Design a system to detect and extract water from the martian environment and supply it to the greenhouse unit.
Design a system to provide energy to the food production unit through means that are available and abundant in the martian environment.
The Biochemistry team will be designing the biosphere to produce food. The team will look at what plants will be grown, the operating conditions of the space, the layout and structures used for plant growth. In addition the team will be conducting home experiments to investigate optimal parameters for plant growth that the biosphere should operate at.
How will crops be protected from the Martian environment? How can we promote their growth while on such foreign soil? The structural team aims to answers these questions by providing them with adequate light levels, a reliable irrigation system and an energy source to power the greenhouse functions.
Radiation, low pressure, and lack of Oxygen are all dangers that Humans need to adapt to on Mars. The Martian suits would allow humans to have a portable protection unit and survive once they land on Mars and begin colony generation.
Would we have only one colony on Mars or several different colonies? Would each colony have one building or several buildings? How big can the colony be? What facilities will the colony have? These are all questions that need to be answered to colonize Mars.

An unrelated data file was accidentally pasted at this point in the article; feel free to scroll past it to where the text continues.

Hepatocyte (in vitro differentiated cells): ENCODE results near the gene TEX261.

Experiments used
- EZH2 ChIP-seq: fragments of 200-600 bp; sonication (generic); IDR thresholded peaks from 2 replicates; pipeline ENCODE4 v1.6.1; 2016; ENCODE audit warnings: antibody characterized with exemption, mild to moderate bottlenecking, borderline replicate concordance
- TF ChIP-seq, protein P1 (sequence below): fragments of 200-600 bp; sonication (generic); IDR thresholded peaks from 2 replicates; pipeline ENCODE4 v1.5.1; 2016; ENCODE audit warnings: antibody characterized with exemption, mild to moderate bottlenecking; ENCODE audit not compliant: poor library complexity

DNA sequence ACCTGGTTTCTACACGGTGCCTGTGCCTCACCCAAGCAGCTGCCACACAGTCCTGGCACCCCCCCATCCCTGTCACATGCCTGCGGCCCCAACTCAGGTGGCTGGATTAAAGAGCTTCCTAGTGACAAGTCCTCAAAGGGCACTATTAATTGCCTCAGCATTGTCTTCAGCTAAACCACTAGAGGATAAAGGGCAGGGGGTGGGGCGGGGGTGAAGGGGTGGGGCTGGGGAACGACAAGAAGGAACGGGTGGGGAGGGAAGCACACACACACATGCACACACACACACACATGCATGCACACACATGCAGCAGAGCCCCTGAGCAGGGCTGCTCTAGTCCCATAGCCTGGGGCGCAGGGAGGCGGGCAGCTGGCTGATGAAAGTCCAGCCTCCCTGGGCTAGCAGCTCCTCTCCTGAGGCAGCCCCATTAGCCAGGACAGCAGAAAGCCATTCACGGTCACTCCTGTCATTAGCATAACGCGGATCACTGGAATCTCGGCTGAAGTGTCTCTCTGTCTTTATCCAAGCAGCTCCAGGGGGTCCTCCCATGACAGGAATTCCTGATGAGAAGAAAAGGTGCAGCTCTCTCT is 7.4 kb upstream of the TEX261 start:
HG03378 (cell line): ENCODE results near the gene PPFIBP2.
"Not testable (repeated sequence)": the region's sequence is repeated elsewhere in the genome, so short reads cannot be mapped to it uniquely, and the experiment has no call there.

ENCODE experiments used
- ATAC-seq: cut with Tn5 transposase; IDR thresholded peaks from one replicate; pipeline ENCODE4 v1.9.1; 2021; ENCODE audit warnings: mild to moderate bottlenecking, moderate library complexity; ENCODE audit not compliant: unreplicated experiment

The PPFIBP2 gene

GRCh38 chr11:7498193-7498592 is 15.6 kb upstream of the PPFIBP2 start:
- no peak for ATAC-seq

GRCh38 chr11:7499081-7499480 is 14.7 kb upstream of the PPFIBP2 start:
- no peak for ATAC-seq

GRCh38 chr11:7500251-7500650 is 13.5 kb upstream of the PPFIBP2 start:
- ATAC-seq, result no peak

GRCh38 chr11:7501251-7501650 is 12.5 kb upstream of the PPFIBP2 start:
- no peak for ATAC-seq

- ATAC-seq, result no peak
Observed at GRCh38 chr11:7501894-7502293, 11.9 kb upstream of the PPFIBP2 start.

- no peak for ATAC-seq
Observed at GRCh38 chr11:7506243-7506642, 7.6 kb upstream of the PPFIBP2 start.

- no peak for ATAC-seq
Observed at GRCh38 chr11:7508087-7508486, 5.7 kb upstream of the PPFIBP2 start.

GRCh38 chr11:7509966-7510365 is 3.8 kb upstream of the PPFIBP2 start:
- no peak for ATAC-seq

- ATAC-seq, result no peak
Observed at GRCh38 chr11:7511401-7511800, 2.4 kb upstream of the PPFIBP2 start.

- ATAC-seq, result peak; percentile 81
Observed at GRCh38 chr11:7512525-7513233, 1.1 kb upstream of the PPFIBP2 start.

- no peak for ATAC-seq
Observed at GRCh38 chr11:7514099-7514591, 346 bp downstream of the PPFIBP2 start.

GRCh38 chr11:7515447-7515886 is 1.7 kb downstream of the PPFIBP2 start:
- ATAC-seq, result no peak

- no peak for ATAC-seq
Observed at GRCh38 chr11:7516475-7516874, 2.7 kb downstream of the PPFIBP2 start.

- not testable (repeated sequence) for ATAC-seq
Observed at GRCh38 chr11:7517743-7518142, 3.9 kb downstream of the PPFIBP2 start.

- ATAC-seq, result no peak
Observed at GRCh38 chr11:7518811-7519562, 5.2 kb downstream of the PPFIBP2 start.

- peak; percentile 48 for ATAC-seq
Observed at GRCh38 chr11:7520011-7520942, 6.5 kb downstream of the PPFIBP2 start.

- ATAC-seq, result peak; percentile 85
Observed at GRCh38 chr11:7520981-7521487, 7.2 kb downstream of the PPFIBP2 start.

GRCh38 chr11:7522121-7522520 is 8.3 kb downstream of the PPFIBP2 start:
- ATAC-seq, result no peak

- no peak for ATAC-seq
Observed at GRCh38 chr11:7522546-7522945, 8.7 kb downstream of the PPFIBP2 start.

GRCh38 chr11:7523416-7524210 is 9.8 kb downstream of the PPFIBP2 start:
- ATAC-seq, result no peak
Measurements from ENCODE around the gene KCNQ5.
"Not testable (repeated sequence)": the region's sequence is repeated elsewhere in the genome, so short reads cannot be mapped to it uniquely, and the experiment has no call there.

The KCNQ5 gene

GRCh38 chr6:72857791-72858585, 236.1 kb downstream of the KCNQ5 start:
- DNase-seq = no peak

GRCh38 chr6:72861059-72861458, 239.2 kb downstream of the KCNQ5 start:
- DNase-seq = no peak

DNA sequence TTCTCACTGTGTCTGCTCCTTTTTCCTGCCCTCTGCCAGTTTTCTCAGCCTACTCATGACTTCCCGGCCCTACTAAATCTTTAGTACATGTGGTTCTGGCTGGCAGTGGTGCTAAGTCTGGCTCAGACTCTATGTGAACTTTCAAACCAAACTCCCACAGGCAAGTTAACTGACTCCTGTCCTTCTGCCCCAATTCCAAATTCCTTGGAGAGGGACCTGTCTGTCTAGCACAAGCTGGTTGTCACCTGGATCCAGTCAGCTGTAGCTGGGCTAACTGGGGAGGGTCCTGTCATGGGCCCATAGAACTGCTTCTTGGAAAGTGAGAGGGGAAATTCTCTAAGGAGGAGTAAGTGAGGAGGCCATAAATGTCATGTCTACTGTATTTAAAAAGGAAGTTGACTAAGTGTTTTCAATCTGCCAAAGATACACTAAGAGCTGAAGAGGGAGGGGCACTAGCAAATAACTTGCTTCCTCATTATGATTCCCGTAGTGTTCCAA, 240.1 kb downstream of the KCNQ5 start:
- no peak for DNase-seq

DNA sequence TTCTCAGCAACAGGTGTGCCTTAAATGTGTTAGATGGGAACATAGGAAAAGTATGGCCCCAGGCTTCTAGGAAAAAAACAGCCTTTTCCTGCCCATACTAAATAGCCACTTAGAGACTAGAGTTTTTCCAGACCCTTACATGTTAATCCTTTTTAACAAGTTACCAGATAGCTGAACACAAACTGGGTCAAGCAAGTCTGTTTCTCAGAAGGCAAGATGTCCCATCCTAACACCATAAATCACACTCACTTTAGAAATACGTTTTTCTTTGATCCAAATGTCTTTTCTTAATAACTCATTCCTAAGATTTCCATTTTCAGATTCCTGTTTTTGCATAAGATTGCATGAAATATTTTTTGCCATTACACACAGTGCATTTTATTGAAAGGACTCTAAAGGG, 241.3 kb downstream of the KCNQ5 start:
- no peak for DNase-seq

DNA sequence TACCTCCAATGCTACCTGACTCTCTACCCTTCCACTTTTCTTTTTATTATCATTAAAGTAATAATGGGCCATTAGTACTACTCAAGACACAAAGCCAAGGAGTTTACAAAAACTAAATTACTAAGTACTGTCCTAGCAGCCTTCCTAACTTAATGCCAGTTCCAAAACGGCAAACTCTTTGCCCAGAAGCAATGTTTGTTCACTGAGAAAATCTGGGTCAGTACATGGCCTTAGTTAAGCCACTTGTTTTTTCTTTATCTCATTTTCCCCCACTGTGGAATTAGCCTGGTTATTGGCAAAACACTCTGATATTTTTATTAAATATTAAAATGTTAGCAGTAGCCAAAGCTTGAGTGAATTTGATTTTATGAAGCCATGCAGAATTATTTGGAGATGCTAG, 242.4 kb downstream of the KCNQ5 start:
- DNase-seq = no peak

Having a system that would allow humans to move quickly and easily between different buildings inside the colony or between different colonies is integral. The ability to move easily on Mars would make it easier for Humans on Mars to not only expand on Mars, but also explore it.
Most technologies we use for space exploration are fueled by electricity. That is why it is important to design a system that can not only generate electricity on Mars, but also store it.
The structural team developed the chamber and doors of the airlock ensuring that the design can withstand the pressure differential with a safety factor of 4. The door utilized a planetary gear system to ensure a strong lock is achieved. The seal, on the other hand, consisted of a spring-epoxy combination to have maximum sealing. The chamber was designed out of Aluminum 7075 T6 and had a singularity point mechanism that allowed it to collapse to 15% of its original volume.
The air circulation team designed a system to allow the airlock to depressurize from 101.3 kPa to 0.6 kPA at a controlled rate such that astronauts are not harmed. By utilizing a vacuum diaphragm pump and valves, the airlock can be depressurized in almost an hour, and pressurize in half that time.
The electrical team provided designs for lighting systems within the airlock and displaying sensor readings for astronauts. By utilizing solid state light bulbs, and a combination of readers, the astronauts can use the airlock safely and ensure that it is functioning as it should.
The environment team had to design several systems that would protect astronauts and the airlock from the harsh Martian environment. A dust protection system was designed that relied on using a small pressure differential to prevent dust from entering the airlock when the door is opened. In addition, a radiation shielding and insulation system was designed that relied on Polyethylene, Mylar, Dacron and Kevlar. The Environment team also used thermocouples, geiger counters and barometers to monitor the temperature, radiation and pressure inside the airlock, respectively.